The Meaning of the Christmas Manger
To celebrate Christmas, here are excerpts from the chapter “Manger” in my first published (and republished) book Voices: Messages in Gospel Symbols.
Jesus could have been born at home in Nazareth and placed in a wooden crib fashioned by his carpenter-father, Joseph. Instead, because he makes his appearance while his mother and father are en route, he has no suitable place to lay his head. This circumstance is prophetic, for over thirty years later, as an itinerant preacher, he will claim, “Foxes have holes and the birds of the air have nests, but the Son of Man has nowhere to lay his head” (Matthew 8:20).
A manger is a feeding trough for animals. The French word manger means “to eat.” In the stable where Joseph and Mary are forced to stay, the manger serves as a makeshift crib for their baby, the Redeemer. God’s propensity for foreshadowing comes into play here. Not only is Jesus, our Live-Giver, laid in a feeding place, but his birthplace is Bethlehem, a town whose name means “House of Bread.” It is as though God goes out of his way to underline that he is Bread for the world.
Eating is as essential to life as breathing. Daily we refuel ourselves with food. Omitting meals for any length of time leaves us weak and malfunctioning. No wonder that we pray in the Our Father, “Give us this day our daily bread.” We look to God for life. When Jesus spends his first hours in a manger, he indicates that he is our bread, our life. Without him we can’t survive. Interestingly, D.T. Niles in That They May Have Life defines evangelization as “one beggar telling another where to find bread.”
As Jesus’ journey on earth begins with wood, so does it end—not with the warm, welcoming wood of the manger, but with the rough wood of the cross. This wood, too, is associated with bread. The Body of Jesus nailed to the cross made efficacious his words of the preceding evening when he held bread in his hands and declared, “This is my Body.” The cross is the wood through which he becomes our life.
When Jesus held the crowd’s rapt attention for hours and they grew hungry, he astounded them by multiplying bread in abundance. Jesus continues to feed the hungry through his church. One of the first decisions his followers made was to appoint deacons to oversee the distribution of food to the needy.
Today Jesus still nourishes people in the form of bread. Whenever we share in the Eucharist, we are energized for our particular journey on earth. As really as he rested in the manger on Christmas night, as really as he hung on the cross on Good Friday, Jesus comes to us when we partake of the sacrament. He unites himself with us, and we become like him. But becoming like him means we become bread for others.
Being bread for others means having compassion on them in their hungers. When someone hungers for attention, we are there to listen. When someone hungers for affirmation, we are their to encourage and support. When someone hungers for understanding and sympathy, we are there to give solace. Where someone hungers for justice, we are there to set things right. In the words of Caryll Houselander, “The ultimate miracle of Divine Love is this, that the life of the risen Christ is given us to give to one another, through the bread of our human love.” Blessed Mother Teresa of Calcutta told her novices, “Let the people eat you up!”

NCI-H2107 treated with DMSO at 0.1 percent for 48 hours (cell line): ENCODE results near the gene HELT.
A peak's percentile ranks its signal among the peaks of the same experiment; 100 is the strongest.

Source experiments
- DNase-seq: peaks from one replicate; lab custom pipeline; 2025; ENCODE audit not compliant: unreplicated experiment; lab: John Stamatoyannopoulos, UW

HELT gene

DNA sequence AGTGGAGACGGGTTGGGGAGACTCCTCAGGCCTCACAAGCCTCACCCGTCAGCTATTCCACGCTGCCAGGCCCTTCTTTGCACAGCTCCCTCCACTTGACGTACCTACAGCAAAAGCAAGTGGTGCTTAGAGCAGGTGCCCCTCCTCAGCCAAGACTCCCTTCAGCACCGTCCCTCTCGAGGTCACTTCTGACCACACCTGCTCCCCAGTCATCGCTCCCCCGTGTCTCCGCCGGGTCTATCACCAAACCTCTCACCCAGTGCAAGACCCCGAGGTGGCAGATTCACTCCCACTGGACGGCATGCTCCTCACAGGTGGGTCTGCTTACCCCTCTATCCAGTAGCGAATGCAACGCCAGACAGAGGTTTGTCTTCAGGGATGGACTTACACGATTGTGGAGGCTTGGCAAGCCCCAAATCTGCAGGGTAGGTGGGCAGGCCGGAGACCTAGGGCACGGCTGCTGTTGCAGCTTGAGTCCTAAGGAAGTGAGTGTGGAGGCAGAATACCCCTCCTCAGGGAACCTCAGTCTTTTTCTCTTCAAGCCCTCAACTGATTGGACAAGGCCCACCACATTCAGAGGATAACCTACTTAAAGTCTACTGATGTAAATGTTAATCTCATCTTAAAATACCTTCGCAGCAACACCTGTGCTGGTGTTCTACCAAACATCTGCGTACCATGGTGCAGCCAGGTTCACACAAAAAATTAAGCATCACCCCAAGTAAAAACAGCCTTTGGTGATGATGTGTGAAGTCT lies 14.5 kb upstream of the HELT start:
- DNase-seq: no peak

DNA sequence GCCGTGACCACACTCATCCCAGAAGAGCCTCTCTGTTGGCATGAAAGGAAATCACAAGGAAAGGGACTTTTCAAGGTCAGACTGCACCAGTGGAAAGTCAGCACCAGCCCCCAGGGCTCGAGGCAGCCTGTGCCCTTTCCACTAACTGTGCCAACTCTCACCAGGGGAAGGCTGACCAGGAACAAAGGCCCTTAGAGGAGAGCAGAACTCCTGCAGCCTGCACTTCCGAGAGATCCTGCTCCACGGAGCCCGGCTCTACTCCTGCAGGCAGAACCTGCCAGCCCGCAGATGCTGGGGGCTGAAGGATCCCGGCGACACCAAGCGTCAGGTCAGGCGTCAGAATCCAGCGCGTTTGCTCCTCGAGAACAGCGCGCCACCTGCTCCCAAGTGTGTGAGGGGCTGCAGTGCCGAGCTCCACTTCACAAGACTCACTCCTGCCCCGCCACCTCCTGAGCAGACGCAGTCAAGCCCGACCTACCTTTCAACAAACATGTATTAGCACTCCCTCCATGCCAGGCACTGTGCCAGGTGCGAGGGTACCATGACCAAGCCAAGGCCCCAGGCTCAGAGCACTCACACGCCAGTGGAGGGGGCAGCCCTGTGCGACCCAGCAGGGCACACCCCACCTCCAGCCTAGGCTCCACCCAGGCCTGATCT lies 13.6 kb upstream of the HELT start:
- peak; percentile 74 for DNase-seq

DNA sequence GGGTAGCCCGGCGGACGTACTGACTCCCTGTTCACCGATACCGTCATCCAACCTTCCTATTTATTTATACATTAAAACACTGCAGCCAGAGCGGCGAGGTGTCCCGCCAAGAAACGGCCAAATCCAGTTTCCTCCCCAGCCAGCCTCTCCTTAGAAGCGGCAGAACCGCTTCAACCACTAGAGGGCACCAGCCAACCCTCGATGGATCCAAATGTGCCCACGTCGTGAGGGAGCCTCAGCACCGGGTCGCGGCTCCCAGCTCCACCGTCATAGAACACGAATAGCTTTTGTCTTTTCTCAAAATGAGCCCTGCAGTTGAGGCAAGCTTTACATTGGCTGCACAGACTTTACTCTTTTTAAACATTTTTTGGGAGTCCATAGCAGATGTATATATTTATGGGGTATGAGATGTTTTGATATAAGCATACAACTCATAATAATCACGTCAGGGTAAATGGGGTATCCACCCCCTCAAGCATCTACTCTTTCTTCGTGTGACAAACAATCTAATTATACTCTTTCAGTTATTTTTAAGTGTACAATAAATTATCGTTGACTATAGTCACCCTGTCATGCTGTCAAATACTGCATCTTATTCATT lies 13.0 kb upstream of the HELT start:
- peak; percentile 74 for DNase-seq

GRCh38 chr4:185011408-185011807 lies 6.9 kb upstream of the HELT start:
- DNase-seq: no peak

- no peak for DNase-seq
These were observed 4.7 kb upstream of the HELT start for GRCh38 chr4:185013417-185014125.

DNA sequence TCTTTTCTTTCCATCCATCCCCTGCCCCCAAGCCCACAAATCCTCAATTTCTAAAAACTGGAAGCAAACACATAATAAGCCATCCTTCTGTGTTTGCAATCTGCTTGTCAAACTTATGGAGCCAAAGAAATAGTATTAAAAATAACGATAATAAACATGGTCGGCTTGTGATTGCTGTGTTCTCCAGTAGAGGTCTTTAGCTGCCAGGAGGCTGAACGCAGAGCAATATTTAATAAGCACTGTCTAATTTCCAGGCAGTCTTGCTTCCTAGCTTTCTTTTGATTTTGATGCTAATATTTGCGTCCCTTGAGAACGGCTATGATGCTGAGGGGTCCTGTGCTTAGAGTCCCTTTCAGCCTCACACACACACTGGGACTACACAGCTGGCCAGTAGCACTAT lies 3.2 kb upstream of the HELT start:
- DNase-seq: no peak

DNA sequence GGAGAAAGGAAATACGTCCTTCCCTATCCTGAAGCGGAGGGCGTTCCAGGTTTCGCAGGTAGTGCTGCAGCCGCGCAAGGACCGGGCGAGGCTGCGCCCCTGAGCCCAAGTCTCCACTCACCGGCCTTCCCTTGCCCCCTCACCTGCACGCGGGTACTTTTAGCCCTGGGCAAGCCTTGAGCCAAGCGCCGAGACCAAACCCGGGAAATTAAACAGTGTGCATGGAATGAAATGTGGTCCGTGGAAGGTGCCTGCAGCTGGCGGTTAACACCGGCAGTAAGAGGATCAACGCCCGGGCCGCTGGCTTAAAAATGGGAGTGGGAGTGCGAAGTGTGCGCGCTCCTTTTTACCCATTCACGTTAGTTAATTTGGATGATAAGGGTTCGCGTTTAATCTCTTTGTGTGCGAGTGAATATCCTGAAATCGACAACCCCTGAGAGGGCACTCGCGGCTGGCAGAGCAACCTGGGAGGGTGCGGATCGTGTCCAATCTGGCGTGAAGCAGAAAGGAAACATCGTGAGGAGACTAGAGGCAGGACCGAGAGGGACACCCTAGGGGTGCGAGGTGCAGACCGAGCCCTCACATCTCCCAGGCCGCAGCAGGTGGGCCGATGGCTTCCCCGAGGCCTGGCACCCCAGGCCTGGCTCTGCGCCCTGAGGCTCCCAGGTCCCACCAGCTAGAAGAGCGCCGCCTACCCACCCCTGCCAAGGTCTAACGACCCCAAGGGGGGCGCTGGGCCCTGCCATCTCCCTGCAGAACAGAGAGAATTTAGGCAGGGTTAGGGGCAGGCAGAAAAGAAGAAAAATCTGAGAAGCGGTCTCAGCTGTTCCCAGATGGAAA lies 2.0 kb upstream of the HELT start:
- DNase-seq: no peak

The manger brings to mind hospitality. It receives the child when the inns are closed to him. The child grows up to become the greatest and most gracious host the world has known. At the outset of his ministry two of John’s disciples stay the afternoon at his house. After the resurrection, he grills fish on the shore and serves his disciples breakfast. His doors are open to everyone: the poor, the lonely foreigners, lepers, all those whom society ignores and scorns. He makes them feel welcomed and relaxed. He gives them back their dignity. He requires a like hospitality in us, his followers, revealing that we will be judged on the way we receive the hungry, the thirsty, the naked, the stranger, the sick, and the imprisoned. Jesus was all of these when he came into the world at Bethlehem. He was all of them when he left it. He is all of them today in his brothers and sisters.
As a newborn babe, Jesus was hungry, thirsty, naked, and weakened from the ordeal of birth. He was a stranger in Bethlehem, and his divinity was imprisoned in flesh. On Calvary, Jesus was hungry and thirsty from the loss of blood, and he was naked. He was weakened from torture. He was a stranger and outcast in Jerusalem and had been imprisoned.
Most obviously the manger symbolized poverty. God certainly could have planned a more plush setting for his entrance into the world. Somehow, though, the stable with its smells, rude crib, earthiness, and simplicity is right. Jesus identifies with the poor and lowly. His mission is to the bring the good news to the poor. (Luke 4:18)
When the Holy Family departed from the stable, the manger became a common trough again. But thanks to St. Francis of Assisi, who initiated the custom of setting up the creche at Christmas, the shining moment of the manger is remembered each year.
Do you set up a nativity scene in your home? Does your church have one? What nativity set has meaning for you? I once stayed for a couple of months at the Shelter of God’s Love in Chicago. The community of disabled people who lived there prayed together every night. In their dining room a crib with Baby Jesus was displayed all year. Visitors placed their intentions in it.
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